However, with tries from Joe McNeice and Mick P O’Flaherty, Munsters caused a huge shock by beating a much-fancied Lansdowne 6-3. Their only concession was a penalty kicked by Ireland international Ernie Crawford, who is credited with inventing the word ‘alickadoo’, a term well known to club rugby followers.
An Irish Independent report at the time read: “In winning the premier trophy of Irish rugby, the Limerick club have laid the bogey of years standing. No longer can it be said that Munster rugby belongs to the ‘kick and rush’ order.
“Young Munster proved themselves worthy champions. It was the general opinion after the match that Young Munster’s pack was the best seen in Dublin this season.
“How at least two of the pack escaped international recognition this season has puzzled many shrewd judges of the game. Both Frank Garvey and Charlie St. George are worth their place on any international pack, the latter confirmed the fine impression he made in the Munster Cup final.”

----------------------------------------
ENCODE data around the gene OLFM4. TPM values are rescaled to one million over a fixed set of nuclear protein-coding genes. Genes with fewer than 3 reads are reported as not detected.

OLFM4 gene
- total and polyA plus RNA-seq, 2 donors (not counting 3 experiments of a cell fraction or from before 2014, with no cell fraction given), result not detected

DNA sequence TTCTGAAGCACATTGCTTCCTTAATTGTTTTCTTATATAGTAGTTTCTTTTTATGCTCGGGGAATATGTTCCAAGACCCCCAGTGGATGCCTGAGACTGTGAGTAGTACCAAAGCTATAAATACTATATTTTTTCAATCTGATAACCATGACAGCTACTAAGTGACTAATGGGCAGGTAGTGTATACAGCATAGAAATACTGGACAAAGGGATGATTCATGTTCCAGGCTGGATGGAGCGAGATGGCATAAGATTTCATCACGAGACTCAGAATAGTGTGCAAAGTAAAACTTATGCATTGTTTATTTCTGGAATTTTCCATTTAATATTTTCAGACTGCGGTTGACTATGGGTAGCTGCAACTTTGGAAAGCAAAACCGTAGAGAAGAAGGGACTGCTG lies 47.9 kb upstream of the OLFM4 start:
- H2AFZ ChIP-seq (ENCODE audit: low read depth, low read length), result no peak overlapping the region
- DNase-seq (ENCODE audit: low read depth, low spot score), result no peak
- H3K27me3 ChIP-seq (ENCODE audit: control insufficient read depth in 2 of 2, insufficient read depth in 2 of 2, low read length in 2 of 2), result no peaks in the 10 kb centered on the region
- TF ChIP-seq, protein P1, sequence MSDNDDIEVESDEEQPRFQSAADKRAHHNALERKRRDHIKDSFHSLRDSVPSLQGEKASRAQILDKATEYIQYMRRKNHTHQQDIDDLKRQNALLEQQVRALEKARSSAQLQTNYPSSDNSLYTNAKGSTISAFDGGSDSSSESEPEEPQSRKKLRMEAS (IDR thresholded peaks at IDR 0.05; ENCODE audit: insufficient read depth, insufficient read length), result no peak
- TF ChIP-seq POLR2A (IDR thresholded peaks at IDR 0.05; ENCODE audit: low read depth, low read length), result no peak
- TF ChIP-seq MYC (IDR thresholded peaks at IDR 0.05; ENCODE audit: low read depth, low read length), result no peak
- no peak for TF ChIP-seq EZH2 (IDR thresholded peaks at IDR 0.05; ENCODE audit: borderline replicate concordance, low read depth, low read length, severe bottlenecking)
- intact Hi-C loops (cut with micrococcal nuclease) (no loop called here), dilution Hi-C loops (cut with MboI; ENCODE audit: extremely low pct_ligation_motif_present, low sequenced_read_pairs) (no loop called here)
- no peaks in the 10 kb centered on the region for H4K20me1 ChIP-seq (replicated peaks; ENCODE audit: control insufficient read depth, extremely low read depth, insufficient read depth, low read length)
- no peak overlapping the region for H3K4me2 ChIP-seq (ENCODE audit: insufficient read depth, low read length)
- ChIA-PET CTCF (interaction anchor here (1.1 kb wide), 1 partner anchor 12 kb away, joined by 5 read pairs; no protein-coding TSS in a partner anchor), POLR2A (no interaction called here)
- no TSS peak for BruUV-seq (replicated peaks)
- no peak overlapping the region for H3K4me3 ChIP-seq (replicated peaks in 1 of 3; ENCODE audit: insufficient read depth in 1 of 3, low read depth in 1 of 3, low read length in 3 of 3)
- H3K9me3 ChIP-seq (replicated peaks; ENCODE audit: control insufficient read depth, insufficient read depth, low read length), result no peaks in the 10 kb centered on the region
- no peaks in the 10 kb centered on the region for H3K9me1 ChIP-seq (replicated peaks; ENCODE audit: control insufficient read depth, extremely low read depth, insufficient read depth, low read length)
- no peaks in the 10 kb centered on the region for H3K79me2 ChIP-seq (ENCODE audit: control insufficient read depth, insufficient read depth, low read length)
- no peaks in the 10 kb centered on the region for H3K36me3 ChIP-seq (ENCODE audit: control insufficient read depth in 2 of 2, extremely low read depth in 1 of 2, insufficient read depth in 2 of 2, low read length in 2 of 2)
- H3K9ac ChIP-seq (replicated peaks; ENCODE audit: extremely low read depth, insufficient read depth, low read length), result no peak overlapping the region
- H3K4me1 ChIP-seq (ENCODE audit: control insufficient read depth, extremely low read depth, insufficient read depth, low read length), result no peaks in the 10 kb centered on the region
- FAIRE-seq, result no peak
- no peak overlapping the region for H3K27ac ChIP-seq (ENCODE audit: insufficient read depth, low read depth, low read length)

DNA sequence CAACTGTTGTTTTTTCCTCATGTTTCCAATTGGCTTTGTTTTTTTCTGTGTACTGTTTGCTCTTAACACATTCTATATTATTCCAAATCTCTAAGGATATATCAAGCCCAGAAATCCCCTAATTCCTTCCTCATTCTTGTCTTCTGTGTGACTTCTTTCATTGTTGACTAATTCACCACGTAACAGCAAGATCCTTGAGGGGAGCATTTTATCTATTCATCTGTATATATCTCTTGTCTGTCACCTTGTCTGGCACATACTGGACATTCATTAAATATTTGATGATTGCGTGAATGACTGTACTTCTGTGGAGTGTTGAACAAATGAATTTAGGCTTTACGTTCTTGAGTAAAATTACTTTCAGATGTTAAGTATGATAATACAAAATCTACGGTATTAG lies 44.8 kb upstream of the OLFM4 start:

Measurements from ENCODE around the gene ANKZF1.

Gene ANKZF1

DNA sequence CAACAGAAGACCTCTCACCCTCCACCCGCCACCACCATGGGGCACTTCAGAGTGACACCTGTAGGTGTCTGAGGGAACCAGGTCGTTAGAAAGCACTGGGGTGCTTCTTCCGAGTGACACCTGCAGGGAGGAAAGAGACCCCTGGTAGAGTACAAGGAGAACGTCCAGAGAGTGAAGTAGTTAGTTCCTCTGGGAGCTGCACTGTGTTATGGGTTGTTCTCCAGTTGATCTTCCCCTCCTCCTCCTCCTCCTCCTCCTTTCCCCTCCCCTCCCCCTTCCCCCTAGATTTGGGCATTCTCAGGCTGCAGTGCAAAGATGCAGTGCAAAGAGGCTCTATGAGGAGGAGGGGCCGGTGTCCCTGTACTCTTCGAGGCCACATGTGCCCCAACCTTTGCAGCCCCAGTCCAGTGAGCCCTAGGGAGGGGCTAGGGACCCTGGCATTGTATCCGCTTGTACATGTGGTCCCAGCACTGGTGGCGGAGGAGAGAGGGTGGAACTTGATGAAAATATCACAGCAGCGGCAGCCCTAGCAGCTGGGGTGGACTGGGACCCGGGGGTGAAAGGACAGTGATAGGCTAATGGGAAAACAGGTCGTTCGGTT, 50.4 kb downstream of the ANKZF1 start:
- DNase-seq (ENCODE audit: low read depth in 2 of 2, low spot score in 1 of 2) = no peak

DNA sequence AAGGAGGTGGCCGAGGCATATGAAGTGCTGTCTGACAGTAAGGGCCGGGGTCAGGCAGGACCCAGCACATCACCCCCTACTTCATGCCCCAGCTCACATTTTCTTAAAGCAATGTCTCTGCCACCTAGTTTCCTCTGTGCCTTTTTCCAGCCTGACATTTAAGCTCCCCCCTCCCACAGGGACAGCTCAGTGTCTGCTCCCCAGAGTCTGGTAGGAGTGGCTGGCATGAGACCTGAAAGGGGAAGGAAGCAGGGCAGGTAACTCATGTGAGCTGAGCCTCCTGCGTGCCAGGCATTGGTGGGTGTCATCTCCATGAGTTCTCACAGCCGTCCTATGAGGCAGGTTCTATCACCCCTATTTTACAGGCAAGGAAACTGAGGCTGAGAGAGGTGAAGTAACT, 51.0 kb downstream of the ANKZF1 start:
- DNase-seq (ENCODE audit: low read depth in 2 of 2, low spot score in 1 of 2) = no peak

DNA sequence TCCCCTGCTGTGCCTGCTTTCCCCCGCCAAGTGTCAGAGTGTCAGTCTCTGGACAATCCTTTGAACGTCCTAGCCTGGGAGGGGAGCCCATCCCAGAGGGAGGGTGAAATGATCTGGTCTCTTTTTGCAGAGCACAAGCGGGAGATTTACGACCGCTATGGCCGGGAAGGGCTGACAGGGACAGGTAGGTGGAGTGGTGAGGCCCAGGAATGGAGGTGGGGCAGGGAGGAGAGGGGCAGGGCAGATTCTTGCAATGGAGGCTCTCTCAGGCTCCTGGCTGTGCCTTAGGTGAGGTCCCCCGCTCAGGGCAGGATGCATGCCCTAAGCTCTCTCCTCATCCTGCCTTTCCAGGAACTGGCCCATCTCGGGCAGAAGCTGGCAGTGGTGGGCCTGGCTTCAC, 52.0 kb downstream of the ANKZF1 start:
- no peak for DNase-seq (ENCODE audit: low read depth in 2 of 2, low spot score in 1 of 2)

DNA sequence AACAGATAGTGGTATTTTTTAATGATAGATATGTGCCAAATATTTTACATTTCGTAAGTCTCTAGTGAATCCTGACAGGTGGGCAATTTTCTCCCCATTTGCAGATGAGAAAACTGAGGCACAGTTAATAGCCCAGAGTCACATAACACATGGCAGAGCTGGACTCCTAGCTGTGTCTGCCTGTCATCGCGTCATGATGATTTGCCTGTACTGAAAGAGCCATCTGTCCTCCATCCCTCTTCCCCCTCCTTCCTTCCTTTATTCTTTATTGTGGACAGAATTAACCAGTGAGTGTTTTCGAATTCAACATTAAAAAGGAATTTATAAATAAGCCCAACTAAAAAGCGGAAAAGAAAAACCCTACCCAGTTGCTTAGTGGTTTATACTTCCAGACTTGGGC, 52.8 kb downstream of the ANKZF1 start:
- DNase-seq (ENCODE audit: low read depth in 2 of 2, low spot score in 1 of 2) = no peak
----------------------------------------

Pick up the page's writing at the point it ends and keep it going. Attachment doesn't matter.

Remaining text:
Of that Bateman Cup-winning side, prop Ter Casey and scrum half Danaher Sheahan did go on to play for Ireland. The victorious Young Munster squad, many of whom had never been in Dublin or travelled on a train before, were treated to a huge reception when they arrived home to Limerick.
The players, mostly hard-working, labouring men, were cheered by crowds ten-deep as they made their way from the Railway Station to Glentworth Hotel in Limerick city. The Boherbuoy and St. John’s Brass and Reed Bands, and Sarsfield Fife and Drum Band, led them down O’Connell Street, and Mayor JG O’Brien praised the club’s historic achievements.